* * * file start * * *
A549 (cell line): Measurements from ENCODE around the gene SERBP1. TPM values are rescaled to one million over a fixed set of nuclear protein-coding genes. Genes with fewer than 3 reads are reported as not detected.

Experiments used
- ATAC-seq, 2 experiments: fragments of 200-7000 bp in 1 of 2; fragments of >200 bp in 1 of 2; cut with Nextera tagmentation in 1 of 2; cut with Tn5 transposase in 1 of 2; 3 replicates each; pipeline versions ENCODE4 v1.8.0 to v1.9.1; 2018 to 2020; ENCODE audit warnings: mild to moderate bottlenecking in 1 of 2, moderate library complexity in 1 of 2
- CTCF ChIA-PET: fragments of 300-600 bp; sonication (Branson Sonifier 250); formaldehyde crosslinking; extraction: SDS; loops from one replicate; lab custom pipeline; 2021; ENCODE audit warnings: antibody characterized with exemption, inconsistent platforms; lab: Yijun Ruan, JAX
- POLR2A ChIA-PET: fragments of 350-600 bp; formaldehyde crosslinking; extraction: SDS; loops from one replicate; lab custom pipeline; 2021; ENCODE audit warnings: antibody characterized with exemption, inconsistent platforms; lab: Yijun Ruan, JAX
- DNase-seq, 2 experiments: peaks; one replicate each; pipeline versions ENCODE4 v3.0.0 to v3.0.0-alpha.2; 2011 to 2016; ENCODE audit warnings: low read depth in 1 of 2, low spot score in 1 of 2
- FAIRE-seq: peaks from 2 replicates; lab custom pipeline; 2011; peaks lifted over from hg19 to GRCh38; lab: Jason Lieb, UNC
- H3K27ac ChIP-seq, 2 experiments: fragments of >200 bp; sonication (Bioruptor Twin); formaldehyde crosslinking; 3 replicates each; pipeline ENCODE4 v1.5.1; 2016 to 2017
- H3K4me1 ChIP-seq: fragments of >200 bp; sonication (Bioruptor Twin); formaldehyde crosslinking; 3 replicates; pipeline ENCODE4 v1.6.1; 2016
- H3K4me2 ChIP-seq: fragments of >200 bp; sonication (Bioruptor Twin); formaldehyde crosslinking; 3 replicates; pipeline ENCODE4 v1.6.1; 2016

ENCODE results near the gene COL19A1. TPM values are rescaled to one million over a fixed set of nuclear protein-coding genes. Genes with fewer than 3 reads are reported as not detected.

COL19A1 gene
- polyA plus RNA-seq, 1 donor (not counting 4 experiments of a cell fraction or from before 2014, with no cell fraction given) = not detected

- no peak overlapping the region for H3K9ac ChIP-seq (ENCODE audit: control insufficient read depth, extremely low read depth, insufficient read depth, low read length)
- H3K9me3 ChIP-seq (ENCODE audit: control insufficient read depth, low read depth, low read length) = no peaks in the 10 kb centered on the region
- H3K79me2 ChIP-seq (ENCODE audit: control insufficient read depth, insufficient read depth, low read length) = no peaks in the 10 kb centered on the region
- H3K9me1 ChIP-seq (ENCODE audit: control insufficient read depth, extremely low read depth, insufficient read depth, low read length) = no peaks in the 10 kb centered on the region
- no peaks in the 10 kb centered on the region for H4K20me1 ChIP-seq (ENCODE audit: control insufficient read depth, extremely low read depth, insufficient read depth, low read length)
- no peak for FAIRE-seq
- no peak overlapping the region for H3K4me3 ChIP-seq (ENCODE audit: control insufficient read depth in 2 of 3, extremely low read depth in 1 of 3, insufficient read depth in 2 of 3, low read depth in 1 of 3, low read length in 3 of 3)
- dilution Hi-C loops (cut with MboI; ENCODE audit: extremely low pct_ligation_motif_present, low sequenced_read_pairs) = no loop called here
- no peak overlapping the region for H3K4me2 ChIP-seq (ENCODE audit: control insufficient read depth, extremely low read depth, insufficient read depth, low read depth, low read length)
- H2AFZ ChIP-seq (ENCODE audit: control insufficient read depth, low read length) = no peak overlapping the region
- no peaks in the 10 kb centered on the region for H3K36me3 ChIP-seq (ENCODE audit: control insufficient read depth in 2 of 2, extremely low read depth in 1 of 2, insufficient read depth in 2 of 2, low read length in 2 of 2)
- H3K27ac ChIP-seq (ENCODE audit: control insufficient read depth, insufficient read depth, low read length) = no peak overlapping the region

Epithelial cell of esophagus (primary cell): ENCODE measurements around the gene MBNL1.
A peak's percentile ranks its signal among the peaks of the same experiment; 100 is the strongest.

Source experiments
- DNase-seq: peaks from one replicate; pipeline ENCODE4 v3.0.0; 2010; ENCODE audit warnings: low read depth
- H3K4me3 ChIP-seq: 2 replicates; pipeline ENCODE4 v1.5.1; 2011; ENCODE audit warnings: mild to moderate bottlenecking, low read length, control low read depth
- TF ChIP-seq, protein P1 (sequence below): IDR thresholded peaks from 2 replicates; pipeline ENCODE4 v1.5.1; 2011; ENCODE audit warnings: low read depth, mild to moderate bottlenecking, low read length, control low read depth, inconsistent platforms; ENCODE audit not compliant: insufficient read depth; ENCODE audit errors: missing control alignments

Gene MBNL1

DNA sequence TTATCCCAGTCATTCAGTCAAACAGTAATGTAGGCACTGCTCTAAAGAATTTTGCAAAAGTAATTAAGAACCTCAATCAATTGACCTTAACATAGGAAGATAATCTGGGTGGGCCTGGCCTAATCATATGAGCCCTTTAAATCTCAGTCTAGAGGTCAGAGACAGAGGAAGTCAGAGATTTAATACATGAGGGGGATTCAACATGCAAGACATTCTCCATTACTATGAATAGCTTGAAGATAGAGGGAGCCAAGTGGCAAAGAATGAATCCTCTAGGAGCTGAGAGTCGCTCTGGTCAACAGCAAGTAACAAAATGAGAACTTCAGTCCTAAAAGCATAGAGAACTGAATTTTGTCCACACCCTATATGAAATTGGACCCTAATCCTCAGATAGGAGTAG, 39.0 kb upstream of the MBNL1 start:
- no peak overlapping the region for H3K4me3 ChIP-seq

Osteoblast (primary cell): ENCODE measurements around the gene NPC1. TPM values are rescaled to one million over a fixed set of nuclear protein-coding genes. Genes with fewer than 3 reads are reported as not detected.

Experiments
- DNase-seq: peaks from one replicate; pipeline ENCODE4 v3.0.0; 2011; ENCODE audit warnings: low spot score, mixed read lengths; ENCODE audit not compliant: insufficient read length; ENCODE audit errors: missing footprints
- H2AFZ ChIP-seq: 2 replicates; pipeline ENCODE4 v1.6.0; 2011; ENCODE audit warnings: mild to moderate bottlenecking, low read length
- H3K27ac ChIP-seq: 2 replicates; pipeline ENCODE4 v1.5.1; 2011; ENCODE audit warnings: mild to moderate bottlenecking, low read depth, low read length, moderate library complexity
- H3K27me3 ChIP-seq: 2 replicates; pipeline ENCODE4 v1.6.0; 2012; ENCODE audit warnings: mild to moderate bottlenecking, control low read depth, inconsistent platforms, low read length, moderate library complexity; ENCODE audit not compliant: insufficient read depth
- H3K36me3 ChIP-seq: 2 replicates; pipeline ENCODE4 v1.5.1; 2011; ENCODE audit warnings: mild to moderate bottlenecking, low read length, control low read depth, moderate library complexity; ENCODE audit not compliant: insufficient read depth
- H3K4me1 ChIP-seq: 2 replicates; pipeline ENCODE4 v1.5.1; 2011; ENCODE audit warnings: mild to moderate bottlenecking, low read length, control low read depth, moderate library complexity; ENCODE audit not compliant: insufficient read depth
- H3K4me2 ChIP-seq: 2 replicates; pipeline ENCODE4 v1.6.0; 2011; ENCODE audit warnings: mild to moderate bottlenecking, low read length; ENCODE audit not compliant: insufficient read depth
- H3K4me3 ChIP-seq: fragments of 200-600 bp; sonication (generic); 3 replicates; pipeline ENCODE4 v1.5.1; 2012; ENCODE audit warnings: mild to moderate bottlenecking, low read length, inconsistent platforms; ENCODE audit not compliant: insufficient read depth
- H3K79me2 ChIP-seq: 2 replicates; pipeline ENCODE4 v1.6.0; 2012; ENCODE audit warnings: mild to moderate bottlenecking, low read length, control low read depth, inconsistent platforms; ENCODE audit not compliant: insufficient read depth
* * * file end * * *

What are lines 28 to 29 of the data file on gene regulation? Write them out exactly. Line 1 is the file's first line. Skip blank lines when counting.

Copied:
Source experiments
- DNase-seq: peaks from one replicate; pipeline ENCODE4 v3.0.0; 2010; ENCODE audit warnings: low read depth